The future of edge computing revealed

Sponsored By: Schneider Electric

If you’re on edge about what the future may hold for edge computing, you’re not alone. It’s impossible to look into a crystal ball to find out exactly what the future of edge computing has in store for users, decision makers, and systems providers.

Edge computing is a distributed IT system with decentralized processing power, allowing data to be processed by devices rather than by a server. Examples of specific technology where edge computing is utilized include mobile and IoT devices. According to Grand View Research, the global edge computing market was worth $3.5 billion last year — and that number is expected to skyrocket to $43.4 billion by 2027.

If the edge computing market does continue to grow by leaps and bounds, as is widely expected, this growth will result in more deployments of edge data centres near to where the data is being created. Dependability and resiliency will be critical, which means that UPS (uninterruptible power supply) systems and denser servers will be required to keep up with the edge computing penetration rate. This will protect equipment, simplify repairs, and cut operating expenditures.

Emerging trends

One trend to be on the lookout for this year and beyond is the increasing appreciation of the symbiotic relationship between edge computing and cloud computing. New technologies drive the proliferation of distributed IT infrastructure to Edge environments, best served through cloud-based management. But despite this, edge computing is not replacing cloud computing.

Recognizing that many businesses employ multi-cloud strategies to accommodate differentiated, data centre professionals are developing solutions to accommodate this. When implemented in the right way, edge computing can help improve security.

An example is in the increasing use of Dynamic Application Security Testing (DAST) measures for protecting decentralized data DAST tools that can identify security vulnerabilities while running alongside your applications as they are being used. They accomplish this by putting themselves between a backend server and frontend browser.

“As we’re expanding and moving away from centralization and more towards edge computing, edge data centres, and all of that, there are going to be cases where there are more remote service regions and job sites where reliability and resiliency of the equipment are going to be ever more important,” said David O’Reilly, vice president and general manager of the secure power division at Schneider Electric/APC Canada.

Other expected cloud computing trends include, but are not limited to, the need for increased speed and the mainstream rollout of artificial intelligence and machine learning capabilities into cloud-based infrastructure.

Many of the most common cloud storage services, for instance, are increasingly relying heavily on AI-based capabilities for functions such as managing and analyzing data, automating repetitive tasks, and streamlining core workflows.

Leading the way on innovation

Edge computing provides bandwidth-intensive content and automation digital solutions to bring applications closer to the data source rather than in a centralized location.

Uninterruptible power supply (UPS) solutions from Schneider Electric are an example of how to be a leading provider of edge computing solutions to data centres, so you won’t have to choose between edge and cloud computing. If you wish to store a lot of data and online processes, you’ll still need virtual servers, after all.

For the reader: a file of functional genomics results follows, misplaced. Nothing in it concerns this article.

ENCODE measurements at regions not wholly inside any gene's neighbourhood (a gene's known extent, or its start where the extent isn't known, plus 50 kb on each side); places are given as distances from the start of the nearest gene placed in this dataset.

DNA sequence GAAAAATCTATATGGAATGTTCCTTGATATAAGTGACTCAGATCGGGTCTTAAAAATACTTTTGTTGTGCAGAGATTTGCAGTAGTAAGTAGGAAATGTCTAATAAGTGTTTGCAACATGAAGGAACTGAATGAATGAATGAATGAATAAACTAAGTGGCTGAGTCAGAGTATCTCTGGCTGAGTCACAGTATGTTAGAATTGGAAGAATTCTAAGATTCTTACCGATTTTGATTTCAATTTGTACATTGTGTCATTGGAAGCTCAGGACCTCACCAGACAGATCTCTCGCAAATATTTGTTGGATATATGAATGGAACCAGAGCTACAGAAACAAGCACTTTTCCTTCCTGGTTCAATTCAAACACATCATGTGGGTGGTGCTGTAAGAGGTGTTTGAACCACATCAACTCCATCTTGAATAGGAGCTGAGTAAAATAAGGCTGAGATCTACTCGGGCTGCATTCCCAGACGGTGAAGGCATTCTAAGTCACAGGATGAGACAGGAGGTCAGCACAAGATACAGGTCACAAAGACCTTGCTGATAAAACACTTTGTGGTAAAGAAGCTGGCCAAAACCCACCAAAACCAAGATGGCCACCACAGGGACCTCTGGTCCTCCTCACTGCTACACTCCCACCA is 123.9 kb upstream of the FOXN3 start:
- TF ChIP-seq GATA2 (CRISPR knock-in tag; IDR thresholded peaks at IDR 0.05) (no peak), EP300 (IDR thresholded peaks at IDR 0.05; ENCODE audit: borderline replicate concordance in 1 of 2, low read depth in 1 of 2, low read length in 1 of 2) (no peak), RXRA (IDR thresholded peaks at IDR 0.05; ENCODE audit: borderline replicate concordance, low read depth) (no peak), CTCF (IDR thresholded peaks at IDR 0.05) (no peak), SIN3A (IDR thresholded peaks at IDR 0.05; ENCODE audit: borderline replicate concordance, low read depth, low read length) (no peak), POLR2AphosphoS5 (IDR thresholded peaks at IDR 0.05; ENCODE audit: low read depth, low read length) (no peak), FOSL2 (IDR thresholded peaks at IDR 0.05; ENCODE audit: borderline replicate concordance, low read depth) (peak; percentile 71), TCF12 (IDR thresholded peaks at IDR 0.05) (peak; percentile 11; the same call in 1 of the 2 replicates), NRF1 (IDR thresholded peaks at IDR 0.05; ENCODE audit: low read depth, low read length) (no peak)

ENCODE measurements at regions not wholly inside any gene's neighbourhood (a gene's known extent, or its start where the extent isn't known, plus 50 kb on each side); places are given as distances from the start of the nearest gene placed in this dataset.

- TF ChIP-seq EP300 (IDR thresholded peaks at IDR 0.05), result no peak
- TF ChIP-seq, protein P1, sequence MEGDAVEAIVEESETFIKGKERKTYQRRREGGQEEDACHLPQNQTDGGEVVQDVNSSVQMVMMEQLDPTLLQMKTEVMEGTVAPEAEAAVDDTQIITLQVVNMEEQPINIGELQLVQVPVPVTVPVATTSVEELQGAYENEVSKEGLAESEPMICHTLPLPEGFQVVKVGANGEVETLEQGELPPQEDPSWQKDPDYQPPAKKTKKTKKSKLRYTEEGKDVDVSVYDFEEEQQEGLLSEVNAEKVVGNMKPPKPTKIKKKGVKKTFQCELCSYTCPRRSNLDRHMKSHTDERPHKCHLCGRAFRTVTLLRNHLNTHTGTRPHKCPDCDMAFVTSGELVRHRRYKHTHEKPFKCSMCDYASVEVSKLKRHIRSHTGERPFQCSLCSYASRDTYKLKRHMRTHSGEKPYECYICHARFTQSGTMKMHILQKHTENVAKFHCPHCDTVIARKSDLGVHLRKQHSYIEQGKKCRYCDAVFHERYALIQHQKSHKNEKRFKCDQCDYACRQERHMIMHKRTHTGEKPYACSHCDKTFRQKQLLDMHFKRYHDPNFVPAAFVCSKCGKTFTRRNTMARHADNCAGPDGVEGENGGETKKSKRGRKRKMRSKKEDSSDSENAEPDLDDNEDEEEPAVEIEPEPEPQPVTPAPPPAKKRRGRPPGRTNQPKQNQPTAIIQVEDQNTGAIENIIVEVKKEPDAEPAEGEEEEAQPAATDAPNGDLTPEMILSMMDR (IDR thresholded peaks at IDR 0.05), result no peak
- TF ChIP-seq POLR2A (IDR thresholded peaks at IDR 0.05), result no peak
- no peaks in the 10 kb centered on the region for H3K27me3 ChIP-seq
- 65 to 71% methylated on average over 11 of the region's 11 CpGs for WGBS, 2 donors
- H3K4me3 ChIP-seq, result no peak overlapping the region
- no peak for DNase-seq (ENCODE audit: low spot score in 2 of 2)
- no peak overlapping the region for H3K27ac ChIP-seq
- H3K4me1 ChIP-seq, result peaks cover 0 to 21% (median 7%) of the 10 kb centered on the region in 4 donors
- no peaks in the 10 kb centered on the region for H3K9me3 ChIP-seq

Lithium-Ion Modular UPS Systems

Data centres that use SE lithium-ion modular UPS systems are looking for a battery solution that is compact, lightweight, and long-lasting energy. In fact, these options are intended for three-phase and single-phase uninterruptible power supplies. They’re designed to reduce total cost of ownership, and to boost availability and resiliency of critical power infrastructure.

You can better appreciate the benefits of lithium-ion options when looking at the benefits compared to lead-acid batteries. For instance, lithium-ion solutions require between 50% and 75% less footprint than lead-acid batteries.

This means that you will have more space to dedicate to other revenue-generating equipment. Lithium-ion solutions can also work out to an overall lower total cost of ownership, which includes lower cooling costs, lower upfront capital expenses, and reduced operating expenses.

The EcoStruxure option

Another solution to consider is the EcoStruxure Micro Data Centre, a solution that offers secure protection of applications containing sensitive business and customer data. It also includes environmental monitoring and power distribution.

Since it’s built to permit the installation of IT equipment before shipping, EcoStruxure features management software and a physical infrastructure in a secure environment. If you work in an environment where fast deployment, dependability, and security are critical, EcoStruxure is definitely something you’ll want to consider.

Looking ahead? 

Research reports suggest more enterprise data will be generated and processed via edge computing in the years ahead. If you’d like to further explore emerging trends with edge computing and ways that Schneider Electric continues to innovate and lead the industry with new tools to support high-risk data centres, learn more on the edge computing solutions page.


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Jim Love, Chief Content Officer, IT World Canada

Sponsored By: Schneider Electric

IT World Canada Staff
IT World Canada Staff
The online resource for Canadian Information Technology professionals.